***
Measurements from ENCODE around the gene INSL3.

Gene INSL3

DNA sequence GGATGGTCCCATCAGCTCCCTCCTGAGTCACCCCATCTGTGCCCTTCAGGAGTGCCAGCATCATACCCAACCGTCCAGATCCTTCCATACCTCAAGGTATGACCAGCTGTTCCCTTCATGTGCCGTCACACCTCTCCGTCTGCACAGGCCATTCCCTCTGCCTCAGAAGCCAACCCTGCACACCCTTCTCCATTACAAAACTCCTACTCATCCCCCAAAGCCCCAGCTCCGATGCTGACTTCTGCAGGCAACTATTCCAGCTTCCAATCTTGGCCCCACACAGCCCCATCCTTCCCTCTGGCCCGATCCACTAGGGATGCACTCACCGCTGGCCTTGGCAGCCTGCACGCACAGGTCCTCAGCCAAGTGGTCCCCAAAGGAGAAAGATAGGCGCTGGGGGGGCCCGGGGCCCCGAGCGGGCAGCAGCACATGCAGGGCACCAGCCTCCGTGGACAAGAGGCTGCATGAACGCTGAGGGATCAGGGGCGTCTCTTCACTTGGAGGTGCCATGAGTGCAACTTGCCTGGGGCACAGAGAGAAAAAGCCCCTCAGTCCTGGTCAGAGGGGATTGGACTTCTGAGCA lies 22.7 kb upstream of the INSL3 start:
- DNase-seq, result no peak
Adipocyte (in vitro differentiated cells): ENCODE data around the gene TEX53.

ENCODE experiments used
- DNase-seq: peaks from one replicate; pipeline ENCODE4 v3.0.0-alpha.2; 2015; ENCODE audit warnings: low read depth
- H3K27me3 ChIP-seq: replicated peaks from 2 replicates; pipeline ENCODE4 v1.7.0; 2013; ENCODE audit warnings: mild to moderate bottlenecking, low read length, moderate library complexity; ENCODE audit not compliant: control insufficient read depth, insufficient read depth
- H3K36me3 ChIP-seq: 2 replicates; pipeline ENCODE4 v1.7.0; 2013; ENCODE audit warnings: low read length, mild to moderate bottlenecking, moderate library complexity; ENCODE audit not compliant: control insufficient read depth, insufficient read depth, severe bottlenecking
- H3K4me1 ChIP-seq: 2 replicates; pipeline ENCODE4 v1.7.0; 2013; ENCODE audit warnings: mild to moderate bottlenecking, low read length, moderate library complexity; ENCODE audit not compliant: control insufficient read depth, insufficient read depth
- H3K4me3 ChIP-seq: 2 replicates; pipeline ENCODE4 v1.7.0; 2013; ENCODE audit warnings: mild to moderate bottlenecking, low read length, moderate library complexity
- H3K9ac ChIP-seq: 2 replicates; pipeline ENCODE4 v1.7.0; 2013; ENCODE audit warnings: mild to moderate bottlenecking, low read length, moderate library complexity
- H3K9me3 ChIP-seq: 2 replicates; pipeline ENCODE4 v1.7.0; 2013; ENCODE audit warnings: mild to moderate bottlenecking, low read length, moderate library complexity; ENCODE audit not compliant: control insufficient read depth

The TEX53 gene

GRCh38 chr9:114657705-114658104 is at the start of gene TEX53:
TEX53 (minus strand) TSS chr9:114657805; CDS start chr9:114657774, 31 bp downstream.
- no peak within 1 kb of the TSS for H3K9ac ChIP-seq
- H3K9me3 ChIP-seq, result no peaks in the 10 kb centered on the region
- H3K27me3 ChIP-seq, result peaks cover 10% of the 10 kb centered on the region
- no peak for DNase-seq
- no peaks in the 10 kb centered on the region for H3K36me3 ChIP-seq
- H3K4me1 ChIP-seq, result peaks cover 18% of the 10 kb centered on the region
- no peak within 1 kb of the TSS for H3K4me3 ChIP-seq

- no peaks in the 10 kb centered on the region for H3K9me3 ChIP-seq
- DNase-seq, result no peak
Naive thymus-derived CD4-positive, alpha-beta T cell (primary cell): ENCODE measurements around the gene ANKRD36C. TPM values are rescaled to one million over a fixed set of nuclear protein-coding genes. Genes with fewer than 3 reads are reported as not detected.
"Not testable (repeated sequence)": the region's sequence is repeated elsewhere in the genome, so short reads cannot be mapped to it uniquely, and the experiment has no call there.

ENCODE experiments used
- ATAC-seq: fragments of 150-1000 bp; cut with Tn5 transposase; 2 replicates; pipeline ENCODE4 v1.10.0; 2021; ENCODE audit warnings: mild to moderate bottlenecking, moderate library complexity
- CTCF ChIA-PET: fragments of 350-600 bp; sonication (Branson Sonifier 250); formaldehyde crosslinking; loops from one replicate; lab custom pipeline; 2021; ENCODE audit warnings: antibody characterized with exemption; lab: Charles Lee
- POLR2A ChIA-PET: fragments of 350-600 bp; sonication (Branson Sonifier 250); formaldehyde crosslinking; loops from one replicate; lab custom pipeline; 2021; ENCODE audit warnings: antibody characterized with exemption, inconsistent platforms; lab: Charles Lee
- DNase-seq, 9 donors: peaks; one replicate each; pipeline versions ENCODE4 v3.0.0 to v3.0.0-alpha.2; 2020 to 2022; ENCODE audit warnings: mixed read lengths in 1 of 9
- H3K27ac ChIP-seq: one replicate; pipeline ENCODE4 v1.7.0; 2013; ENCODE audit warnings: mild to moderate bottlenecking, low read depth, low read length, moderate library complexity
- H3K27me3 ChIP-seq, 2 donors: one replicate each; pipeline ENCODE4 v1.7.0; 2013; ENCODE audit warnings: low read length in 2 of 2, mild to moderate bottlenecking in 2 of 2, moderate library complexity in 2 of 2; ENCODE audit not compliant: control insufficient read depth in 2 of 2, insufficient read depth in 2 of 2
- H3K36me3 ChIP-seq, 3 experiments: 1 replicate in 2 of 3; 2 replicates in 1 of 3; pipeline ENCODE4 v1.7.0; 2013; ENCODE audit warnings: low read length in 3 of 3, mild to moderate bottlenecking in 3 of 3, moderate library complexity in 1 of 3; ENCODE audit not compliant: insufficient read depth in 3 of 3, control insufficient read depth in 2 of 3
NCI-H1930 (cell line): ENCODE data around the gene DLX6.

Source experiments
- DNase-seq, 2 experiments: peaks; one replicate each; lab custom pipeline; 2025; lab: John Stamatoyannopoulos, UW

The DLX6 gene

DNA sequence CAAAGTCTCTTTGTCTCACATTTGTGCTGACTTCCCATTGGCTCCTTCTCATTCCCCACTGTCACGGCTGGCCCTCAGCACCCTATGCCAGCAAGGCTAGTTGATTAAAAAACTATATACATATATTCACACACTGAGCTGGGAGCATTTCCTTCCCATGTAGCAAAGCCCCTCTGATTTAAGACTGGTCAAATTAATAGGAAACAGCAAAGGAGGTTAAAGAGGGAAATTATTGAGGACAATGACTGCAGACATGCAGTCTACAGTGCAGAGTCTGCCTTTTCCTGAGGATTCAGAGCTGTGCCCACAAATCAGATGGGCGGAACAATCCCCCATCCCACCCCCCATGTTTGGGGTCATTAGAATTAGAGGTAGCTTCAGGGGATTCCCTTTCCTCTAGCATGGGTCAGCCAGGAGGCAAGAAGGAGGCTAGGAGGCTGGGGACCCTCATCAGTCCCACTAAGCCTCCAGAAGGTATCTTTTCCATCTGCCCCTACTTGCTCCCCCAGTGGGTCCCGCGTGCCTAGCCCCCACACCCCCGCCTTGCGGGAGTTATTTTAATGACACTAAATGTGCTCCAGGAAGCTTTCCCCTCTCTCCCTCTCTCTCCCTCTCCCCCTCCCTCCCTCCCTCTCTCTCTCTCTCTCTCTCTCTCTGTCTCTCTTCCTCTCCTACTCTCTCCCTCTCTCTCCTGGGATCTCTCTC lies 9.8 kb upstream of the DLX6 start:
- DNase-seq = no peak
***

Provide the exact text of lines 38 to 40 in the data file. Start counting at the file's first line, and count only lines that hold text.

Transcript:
- DNase-seq, 2 experiments: peaks; one replicate each; lab custom pipeline; 2025; lab: John Stamatoyannopoulos, UW

The DLX6 gene

DNA sequence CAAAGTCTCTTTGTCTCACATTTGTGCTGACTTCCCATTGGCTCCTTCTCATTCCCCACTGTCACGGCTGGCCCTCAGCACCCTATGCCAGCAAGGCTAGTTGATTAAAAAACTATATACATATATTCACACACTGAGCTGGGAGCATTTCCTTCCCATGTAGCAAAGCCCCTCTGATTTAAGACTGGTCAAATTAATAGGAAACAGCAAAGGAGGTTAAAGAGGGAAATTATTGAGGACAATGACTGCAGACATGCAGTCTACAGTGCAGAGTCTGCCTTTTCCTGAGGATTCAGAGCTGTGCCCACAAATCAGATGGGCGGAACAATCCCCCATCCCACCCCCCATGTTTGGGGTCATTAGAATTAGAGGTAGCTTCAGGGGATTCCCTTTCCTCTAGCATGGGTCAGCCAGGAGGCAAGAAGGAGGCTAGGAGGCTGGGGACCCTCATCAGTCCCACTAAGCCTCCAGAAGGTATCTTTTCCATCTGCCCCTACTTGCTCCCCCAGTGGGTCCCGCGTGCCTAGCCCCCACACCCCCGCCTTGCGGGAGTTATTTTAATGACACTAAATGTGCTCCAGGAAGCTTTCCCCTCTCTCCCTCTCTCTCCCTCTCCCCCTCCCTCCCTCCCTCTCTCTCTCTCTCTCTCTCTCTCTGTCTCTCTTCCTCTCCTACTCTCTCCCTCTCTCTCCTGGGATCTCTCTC lies 9.8 kb upstream of the DLX6 start: